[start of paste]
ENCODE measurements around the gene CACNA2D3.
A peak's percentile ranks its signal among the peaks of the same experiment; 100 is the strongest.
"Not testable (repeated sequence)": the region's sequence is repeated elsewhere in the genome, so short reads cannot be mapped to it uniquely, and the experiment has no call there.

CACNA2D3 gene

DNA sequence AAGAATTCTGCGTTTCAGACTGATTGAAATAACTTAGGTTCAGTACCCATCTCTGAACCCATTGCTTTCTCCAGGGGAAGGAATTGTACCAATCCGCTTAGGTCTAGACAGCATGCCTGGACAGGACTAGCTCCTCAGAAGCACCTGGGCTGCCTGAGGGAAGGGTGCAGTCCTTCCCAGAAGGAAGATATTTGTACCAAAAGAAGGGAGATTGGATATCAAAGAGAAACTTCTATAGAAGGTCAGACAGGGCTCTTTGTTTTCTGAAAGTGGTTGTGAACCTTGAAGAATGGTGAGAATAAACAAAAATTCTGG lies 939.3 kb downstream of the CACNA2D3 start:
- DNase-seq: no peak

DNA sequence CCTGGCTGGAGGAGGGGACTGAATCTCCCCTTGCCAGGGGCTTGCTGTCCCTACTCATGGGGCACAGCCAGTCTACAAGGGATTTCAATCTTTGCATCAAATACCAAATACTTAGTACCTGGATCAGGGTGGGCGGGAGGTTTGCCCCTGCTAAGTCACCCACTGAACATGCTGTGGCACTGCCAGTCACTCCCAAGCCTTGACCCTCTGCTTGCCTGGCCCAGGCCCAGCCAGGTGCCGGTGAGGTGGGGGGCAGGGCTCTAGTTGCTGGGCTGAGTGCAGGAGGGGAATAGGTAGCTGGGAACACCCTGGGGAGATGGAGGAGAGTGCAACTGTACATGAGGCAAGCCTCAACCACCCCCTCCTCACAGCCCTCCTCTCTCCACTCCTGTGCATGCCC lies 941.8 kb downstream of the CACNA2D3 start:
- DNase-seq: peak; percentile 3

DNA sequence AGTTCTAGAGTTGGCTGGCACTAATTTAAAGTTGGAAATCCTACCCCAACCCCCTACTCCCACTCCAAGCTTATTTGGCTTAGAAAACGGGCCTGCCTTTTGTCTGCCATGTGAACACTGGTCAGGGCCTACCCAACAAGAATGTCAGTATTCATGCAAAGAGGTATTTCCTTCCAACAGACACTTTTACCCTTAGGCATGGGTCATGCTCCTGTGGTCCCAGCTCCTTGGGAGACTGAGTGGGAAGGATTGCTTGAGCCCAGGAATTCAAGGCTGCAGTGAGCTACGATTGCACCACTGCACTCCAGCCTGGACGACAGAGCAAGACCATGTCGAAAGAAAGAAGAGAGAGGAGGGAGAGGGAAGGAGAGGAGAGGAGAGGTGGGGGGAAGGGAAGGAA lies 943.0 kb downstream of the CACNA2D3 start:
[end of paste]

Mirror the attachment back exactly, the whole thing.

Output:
ENCODE measurements around the gene CACNA2D3.
A peak's percentile ranks its signal among the peaks of the same experiment; 100 is the strongest.
"Not testable (repeated sequence)": the region's sequence is repeated elsewhere in the genome, so short reads cannot be mapped to it uniquely, and the experiment has no call there.

CACNA2D3 gene

DNA sequence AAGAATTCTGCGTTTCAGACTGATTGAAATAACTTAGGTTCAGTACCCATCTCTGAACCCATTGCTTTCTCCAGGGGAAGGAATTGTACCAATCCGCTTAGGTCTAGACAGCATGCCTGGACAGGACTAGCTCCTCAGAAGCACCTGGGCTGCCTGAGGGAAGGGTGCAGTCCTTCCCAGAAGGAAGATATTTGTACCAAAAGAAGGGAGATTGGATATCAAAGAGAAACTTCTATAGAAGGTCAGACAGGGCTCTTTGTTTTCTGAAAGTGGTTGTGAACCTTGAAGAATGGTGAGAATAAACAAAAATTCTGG lies 939.3 kb downstream of the CACNA2D3 start:
- DNase-seq: no peak

DNA sequence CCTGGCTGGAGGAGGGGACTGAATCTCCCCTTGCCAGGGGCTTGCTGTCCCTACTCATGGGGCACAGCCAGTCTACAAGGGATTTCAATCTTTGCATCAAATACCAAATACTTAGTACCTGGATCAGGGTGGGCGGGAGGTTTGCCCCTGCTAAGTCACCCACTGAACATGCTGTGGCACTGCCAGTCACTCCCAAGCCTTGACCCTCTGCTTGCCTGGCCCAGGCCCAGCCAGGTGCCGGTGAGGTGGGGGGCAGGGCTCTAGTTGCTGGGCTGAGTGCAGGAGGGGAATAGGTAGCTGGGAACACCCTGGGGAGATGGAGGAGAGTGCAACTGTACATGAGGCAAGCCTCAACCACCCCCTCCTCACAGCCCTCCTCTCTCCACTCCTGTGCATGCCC lies 941.8 kb downstream of the CACNA2D3 start:
- DNase-seq: peak; percentile 3

DNA sequence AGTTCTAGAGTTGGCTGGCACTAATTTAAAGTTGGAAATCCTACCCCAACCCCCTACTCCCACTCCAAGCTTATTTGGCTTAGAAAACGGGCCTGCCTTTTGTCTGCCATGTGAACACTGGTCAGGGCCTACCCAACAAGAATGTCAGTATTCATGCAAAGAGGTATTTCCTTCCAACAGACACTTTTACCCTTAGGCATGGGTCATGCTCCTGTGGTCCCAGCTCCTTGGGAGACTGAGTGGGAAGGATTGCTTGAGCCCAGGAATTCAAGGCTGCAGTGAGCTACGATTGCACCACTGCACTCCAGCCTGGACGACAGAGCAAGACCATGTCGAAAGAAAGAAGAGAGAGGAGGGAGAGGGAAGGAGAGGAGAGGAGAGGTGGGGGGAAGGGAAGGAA lies 943.0 kb downstream of the CACNA2D3 start: